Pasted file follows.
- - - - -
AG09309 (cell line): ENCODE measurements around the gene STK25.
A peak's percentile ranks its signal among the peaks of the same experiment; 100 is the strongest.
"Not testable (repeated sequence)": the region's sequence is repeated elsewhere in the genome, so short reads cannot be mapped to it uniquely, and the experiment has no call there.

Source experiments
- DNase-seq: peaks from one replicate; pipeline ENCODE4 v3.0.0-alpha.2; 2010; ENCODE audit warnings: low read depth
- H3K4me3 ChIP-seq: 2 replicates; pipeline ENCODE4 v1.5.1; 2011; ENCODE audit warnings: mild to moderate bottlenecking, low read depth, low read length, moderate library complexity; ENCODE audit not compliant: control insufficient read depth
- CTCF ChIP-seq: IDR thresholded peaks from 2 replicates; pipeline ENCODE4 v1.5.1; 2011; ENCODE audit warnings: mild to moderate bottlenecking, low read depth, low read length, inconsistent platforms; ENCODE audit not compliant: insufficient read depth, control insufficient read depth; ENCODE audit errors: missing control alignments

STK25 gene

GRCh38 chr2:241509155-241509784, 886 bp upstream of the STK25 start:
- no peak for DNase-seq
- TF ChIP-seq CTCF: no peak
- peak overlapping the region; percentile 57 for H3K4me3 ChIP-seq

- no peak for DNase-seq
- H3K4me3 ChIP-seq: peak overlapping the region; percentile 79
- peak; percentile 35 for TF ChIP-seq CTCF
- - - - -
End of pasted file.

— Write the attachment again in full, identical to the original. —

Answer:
AG09309 (cell line): ENCODE measurements around the gene STK25.
A peak's percentile ranks its signal among the peaks of the same experiment; 100 is the strongest.
"Not testable (repeated sequence)": the region's sequence is repeated elsewhere in the genome, so short reads cannot be mapped to it uniquely, and the experiment has no call there.

Source experiments
- DNase-seq: peaks from one replicate; pipeline ENCODE4 v3.0.0-alpha.2; 2010; ENCODE audit warnings: low read depth
- H3K4me3 ChIP-seq: 2 replicates; pipeline ENCODE4 v1.5.1; 2011; ENCODE audit warnings: mild to moderate bottlenecking, low read depth, low read length, moderate library complexity; ENCODE audit not compliant: control insufficient read depth
- CTCF ChIP-seq: IDR thresholded peaks from 2 replicates; pipeline ENCODE4 v1.5.1; 2011; ENCODE audit warnings: mild to moderate bottlenecking, low read depth, low read length, inconsistent platforms; ENCODE audit not compliant: insufficient read depth, control insufficient read depth; ENCODE audit errors: missing control alignments

STK25 gene

GRCh38 chr2:241509155-241509784, 886 bp upstream of the STK25 start:
- no peak for DNase-seq
- TF ChIP-seq CTCF: no peak
- peak overlapping the region; percentile 57 for H3K4me3 ChIP-seq

- no peak for DNase-seq
- H3K4me3 ChIP-seq: peak overlapping the region; percentile 79
- peak; percentile 35 for TF ChIP-seq CTCF